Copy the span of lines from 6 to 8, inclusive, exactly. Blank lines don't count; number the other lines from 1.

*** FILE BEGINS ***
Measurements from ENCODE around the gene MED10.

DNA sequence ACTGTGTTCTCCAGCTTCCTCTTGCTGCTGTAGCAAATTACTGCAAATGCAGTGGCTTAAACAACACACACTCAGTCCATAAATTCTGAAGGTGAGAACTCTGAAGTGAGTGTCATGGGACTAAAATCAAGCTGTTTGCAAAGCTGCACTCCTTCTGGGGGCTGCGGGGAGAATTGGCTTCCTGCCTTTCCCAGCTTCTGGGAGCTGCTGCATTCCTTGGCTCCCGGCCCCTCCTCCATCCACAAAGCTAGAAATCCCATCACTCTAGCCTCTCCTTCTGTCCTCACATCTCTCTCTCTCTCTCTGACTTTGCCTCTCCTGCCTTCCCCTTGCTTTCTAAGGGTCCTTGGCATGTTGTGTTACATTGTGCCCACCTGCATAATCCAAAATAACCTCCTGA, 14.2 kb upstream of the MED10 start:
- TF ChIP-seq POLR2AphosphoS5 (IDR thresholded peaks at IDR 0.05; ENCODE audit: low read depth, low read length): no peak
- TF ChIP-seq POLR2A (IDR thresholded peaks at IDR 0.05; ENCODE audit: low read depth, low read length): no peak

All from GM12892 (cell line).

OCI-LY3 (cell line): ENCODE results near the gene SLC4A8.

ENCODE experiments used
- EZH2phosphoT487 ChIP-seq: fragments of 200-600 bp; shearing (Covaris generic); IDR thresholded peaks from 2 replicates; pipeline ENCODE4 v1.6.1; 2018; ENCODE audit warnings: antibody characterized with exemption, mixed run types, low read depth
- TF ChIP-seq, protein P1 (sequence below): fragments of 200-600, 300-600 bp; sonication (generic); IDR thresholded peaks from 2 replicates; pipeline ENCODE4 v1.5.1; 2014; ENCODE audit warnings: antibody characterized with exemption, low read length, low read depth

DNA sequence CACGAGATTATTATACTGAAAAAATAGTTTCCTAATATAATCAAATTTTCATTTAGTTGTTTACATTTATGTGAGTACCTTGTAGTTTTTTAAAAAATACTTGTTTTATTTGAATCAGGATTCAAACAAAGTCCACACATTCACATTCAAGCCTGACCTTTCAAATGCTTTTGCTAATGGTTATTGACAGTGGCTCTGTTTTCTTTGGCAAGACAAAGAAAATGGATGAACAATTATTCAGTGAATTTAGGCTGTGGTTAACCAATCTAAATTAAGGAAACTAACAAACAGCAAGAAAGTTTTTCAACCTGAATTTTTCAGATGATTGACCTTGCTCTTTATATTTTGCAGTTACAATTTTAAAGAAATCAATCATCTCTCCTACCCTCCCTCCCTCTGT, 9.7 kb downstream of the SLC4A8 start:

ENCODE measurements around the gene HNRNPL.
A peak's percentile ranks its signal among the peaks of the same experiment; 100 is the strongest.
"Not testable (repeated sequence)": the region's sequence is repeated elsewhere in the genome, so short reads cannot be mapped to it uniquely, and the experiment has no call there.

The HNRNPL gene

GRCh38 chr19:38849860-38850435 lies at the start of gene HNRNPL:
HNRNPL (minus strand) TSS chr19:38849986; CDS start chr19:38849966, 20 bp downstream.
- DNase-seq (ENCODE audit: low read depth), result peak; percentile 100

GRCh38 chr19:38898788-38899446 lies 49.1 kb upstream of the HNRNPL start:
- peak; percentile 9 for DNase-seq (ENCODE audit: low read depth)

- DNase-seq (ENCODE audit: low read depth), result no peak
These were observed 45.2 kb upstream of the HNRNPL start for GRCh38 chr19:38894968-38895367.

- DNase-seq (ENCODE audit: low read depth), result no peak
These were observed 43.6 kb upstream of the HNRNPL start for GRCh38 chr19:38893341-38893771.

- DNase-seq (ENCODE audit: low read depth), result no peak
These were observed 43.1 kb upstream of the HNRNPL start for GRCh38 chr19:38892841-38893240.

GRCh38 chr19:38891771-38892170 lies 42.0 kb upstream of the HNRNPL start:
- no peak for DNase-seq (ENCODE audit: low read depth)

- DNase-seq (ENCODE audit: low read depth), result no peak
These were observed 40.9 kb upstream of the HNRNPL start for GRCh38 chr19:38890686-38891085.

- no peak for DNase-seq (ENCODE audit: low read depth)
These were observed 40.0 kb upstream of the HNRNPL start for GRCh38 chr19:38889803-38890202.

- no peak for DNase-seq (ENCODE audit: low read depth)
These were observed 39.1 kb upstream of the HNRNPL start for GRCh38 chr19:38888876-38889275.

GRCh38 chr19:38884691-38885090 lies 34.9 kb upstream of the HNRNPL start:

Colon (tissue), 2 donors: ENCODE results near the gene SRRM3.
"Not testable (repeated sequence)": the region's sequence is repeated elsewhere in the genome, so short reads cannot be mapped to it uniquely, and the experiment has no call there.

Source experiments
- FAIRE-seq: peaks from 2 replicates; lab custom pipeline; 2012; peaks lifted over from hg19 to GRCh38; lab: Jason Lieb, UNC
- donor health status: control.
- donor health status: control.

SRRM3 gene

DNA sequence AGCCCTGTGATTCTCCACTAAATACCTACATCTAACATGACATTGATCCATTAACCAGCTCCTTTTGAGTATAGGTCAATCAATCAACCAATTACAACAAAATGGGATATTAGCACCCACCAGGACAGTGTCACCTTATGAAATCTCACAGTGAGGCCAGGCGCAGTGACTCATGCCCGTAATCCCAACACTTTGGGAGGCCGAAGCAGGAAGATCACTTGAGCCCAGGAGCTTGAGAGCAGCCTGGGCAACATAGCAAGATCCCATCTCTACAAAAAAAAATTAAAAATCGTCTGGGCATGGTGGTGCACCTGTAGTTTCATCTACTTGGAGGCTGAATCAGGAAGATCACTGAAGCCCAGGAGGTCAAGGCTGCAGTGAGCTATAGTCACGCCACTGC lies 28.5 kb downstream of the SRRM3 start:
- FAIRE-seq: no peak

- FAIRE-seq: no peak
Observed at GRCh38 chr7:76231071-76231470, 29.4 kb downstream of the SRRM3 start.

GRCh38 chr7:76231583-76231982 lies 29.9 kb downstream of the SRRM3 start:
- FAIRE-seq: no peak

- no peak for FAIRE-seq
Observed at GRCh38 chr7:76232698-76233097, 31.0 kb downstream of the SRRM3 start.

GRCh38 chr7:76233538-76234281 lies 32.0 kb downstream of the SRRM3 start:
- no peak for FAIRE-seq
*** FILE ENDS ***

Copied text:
OCI-LY3 (cell line): ENCODE results near the gene SLC4A8.

ENCODE experiments used
- EZH2phosphoT487 ChIP-seq: fragments of 200-600 bp; shearing (Covaris generic); IDR thresholded peaks from 2 replicates; pipeline ENCODE4 v1.6.1; 2018; ENCODE audit warnings: antibody characterized with exemption, mixed run types, low read depth